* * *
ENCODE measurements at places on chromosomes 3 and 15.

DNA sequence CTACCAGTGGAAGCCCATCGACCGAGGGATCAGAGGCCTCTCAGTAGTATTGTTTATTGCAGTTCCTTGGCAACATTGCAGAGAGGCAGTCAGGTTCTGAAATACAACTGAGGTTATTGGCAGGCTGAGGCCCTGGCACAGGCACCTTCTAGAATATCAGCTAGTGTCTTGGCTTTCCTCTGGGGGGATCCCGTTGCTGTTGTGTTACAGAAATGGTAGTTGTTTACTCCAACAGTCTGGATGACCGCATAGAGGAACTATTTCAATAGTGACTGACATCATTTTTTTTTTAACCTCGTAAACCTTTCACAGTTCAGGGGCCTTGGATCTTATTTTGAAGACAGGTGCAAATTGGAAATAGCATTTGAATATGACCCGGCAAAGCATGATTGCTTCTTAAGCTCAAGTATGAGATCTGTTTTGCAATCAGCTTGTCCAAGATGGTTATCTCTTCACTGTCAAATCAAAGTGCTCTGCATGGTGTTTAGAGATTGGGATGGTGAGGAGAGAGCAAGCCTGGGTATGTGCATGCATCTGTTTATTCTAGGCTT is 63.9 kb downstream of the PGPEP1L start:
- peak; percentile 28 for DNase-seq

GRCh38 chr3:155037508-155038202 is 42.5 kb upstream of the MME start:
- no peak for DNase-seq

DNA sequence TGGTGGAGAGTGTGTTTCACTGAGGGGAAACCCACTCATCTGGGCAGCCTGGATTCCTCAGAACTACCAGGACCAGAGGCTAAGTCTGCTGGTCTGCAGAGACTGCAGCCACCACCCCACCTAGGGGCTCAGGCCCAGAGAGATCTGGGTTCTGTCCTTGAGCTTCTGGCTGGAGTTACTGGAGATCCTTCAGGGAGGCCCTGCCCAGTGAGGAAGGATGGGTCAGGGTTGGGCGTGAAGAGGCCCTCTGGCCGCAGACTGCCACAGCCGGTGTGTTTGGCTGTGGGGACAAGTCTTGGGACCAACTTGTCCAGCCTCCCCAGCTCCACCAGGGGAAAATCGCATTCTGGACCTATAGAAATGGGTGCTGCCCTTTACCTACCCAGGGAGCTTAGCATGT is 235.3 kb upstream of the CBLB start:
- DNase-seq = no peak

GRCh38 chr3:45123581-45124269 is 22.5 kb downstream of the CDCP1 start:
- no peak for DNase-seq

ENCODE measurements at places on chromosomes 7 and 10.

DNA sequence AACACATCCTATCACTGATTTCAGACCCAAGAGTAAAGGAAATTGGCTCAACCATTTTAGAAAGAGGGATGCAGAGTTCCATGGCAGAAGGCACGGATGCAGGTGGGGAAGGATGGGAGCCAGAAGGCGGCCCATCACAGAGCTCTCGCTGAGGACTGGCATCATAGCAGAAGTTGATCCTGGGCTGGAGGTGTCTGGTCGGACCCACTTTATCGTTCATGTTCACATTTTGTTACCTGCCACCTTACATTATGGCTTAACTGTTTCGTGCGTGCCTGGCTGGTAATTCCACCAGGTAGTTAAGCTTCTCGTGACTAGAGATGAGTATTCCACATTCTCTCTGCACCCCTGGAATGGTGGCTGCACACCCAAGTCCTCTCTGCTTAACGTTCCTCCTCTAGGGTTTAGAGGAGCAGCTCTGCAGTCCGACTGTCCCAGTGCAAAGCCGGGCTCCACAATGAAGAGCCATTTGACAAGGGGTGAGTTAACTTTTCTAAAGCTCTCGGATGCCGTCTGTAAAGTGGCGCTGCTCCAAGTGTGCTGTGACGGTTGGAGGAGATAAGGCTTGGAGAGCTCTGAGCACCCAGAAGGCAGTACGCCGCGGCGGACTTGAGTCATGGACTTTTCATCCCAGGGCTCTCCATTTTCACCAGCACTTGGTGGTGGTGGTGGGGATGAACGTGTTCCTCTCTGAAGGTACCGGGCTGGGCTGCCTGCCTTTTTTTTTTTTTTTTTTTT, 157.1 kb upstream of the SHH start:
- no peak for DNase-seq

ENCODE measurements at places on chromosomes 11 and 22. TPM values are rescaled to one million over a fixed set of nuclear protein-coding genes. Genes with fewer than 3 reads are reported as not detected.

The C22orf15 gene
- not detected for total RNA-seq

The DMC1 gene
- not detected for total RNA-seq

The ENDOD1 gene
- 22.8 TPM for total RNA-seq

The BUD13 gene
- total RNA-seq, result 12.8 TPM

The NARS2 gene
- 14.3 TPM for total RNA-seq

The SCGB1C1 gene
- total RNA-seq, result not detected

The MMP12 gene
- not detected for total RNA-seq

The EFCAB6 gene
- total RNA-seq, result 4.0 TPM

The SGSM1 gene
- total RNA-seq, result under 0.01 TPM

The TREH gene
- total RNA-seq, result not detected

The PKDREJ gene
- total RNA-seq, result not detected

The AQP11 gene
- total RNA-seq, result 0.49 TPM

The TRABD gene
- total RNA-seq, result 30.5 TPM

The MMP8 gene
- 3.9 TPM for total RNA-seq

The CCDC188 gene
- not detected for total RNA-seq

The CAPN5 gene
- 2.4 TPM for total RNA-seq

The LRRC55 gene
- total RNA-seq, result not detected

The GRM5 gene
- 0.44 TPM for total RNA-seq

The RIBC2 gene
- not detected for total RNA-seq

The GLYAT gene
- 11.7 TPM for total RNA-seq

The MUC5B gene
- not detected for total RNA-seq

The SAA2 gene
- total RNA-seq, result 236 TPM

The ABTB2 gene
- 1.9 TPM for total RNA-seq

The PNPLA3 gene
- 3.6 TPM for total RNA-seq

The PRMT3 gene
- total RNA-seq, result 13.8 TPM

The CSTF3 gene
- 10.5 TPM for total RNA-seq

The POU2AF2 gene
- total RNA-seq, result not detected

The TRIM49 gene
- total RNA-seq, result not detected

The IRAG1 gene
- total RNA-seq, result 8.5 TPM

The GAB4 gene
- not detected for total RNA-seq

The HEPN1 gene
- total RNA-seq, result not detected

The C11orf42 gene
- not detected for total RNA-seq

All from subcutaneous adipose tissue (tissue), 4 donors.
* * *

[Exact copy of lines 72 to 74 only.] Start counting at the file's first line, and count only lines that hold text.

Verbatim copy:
The GAB4 gene
- not detected for total RNA-seq

The HEPN1 gene